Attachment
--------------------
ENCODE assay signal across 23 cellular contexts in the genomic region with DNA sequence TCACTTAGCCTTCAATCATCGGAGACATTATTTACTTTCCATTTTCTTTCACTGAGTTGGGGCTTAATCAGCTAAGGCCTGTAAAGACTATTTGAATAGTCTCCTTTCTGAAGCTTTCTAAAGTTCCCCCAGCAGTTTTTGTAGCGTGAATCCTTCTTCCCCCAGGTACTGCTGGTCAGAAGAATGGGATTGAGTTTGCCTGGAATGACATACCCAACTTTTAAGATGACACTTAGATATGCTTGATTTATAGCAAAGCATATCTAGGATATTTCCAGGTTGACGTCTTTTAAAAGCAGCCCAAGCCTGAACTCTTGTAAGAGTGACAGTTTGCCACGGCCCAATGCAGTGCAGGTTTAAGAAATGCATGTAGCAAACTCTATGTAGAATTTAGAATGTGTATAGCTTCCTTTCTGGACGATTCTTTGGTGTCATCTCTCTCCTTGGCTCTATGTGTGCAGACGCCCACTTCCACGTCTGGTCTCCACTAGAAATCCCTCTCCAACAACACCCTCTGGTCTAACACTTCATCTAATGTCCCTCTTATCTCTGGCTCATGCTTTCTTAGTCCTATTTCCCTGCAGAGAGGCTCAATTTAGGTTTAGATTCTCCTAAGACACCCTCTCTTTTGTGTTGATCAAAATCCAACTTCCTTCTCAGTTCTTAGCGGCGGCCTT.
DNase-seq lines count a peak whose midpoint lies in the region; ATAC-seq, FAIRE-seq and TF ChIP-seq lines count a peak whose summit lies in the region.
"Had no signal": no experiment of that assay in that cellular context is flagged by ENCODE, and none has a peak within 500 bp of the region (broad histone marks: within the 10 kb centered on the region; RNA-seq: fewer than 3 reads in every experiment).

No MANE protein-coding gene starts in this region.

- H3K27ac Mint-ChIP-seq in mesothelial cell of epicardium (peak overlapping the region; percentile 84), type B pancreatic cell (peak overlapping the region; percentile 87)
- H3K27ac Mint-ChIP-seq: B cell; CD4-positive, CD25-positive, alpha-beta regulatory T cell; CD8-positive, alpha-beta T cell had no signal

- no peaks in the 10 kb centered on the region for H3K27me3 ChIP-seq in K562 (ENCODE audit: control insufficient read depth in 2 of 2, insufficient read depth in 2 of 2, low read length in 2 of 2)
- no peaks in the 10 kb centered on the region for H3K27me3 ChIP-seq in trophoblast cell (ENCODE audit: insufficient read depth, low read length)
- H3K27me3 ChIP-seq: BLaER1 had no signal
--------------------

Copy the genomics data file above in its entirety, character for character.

ENCODE assay signal across 23 cellular contexts in the genomic region with DNA sequence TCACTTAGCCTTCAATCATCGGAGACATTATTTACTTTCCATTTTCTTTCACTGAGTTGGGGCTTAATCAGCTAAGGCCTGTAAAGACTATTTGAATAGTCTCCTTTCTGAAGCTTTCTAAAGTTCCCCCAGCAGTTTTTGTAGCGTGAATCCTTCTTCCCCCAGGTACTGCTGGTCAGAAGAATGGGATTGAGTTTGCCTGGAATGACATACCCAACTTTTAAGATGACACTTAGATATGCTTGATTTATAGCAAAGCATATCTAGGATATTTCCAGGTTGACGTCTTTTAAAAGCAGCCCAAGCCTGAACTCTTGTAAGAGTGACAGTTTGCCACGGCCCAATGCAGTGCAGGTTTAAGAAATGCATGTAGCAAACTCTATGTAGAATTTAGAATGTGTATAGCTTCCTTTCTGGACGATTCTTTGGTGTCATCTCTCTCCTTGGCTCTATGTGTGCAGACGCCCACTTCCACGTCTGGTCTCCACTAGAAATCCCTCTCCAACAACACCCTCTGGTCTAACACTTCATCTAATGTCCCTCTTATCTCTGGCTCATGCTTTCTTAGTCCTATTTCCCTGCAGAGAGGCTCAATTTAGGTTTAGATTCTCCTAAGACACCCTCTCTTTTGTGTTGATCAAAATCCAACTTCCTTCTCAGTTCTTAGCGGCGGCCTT.
DNase-seq lines count a peak whose midpoint lies in the region; ATAC-seq, FAIRE-seq and TF ChIP-seq lines count a peak whose summit lies in the region.
"Had no signal": no experiment of that assay in that cellular context is flagged by ENCODE, and none has a peak within 500 bp of the region (broad histone marks: within the 10 kb centered on the region; RNA-seq: fewer than 3 reads in every experiment).

No MANE protein-coding gene starts in this region.

- H3K27ac Mint-ChIP-seq in mesothelial cell of epicardium (peak overlapping the region; percentile 84), type B pancreatic cell (peak overlapping the region; percentile 87)
- H3K27ac Mint-ChIP-seq: B cell; CD4-positive, CD25-positive, alpha-beta regulatory T cell; CD8-positive, alpha-beta T cell had no signal

- no peaks in the 10 kb centered on the region for H3K27me3 ChIP-seq in K562 (ENCODE audit: control insufficient read depth in 2 of 2, insufficient read depth in 2 of 2, low read length in 2 of 2)
- no peaks in the 10 kb centered on the region for H3K27me3 ChIP-seq in trophoblast cell (ENCODE audit: insufficient read depth, low read length)
- H3K27me3 ChIP-seq: BLaER1 had no signal